Their upper plumage is buff and gray, finely barred with black, which allows them to blend in with their environment. The underparts may be pale buff, white or solid black. They have only three front toes, which are short, broad and well adapted for running. Males are more brightly colored than females.
Male kori bustards range in weight from 24-42 pounds (11-19 kilograms), and females are roughly half the size of the males. They stand about 5 feet (1.5 meters) tall.
Kori bustards are distributed throughout eastern and southern Africa. They inhabit wide, open grasslands and lightly wooded savanna.
During the height of the mating display, the male inflates his esophagus to as much as four times its normal size. The tail feathers are cocked to reveal as much of the white underfeathers as possible. The wings may droop down so much that the tips of the primaries touch the ground. During direct courtship of a female, the male will bow toward her with his neck inflated and bill snapping. He may also emit a low-pitched booming sound.
Kori bustards are omnivorous birds, although they tend to be more carnivorous than other species of bustards. Insects form a large portion of their diet, especially when they are chicks. They also eat a variety of small mammals, lizards, snakes, seeds and berries. They have been observed eating carrion.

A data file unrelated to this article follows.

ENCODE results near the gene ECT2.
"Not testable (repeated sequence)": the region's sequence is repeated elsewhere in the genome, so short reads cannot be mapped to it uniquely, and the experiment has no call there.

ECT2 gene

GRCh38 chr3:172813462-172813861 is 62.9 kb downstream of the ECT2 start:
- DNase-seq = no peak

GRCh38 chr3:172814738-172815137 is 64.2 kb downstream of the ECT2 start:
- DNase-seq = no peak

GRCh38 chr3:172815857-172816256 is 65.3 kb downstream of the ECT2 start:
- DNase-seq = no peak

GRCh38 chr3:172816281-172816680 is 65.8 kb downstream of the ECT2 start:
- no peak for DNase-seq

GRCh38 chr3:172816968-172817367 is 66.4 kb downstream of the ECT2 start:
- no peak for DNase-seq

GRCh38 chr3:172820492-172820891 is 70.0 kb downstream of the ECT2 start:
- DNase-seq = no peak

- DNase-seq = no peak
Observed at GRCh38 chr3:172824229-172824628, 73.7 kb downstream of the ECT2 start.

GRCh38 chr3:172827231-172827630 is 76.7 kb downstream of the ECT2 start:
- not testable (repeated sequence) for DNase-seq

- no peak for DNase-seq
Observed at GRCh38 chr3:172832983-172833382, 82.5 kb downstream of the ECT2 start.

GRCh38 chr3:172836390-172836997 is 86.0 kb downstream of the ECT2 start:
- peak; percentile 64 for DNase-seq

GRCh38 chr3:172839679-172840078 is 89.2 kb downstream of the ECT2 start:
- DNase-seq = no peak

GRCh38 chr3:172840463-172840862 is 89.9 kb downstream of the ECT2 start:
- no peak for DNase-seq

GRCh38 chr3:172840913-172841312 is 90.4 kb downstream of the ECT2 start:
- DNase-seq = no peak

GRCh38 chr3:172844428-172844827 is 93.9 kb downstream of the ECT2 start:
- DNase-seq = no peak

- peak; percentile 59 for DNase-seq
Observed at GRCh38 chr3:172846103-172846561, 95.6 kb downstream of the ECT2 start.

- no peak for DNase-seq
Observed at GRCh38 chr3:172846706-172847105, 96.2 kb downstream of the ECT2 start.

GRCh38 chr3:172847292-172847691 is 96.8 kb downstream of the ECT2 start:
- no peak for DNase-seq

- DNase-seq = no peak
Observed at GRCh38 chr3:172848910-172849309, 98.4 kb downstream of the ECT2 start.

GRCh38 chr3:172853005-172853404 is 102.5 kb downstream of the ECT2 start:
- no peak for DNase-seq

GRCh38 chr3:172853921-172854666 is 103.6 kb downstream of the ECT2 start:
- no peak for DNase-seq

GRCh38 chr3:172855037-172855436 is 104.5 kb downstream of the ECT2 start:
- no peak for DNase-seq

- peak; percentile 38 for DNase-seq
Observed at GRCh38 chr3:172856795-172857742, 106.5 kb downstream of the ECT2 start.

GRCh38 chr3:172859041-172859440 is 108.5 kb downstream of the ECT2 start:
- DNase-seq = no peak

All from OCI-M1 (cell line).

A male kori bustard will mate with more than one female. Mating lasts no more than a few seconds and, once over, the male leaves and resumes displaying to attract another female. He plays no part in incubation or in the rearing of chicks. As with all bustards, the clutch of one to two eggs is laid on the ground in a shallow scrape the female has made.
The eggs are pale olive in color with splotches of brown. Incubation lasts 23 to 24 days. The chicks hatch fully developed and remain with the female well after the fledging period, which is at about five weeks. Kori bustards reach sexual maturity at about 2 years old, at the earliest.
The Smithsonian's National Zoo’s research with kori bustards has focused on behavior and reproduction with the goal of advancing the understanding of kori bustard biology and making recommendations to improve its survival, both in the wild and in human care. Since 1970, kori bustard ranges have shrunk more than 20 percent in East Africa, and close to 10 percent in southern Africa.
The distribution of this kori subspecies is becoming fragmented and is declining in numbers due to a slow reproduction rate, hunting, and habitat destruction from agriculture and development. Local extinctions have been recorded.
Zoo scientists studied the behavior and reproduction of adults, sub-adults and chicks; specifically, they examined breeding displays, hormone patterns and copulation. Zoo scientists sought to understand kori bustard actions and responses during certain times of the day and seasons, and how their activities vary between the sexes. They also studied how the birds interact with and react to Zoo visitors. The Zoo successfully bred this species for the first time in October 1997, and was only the third zoo in the United States to breed this species.
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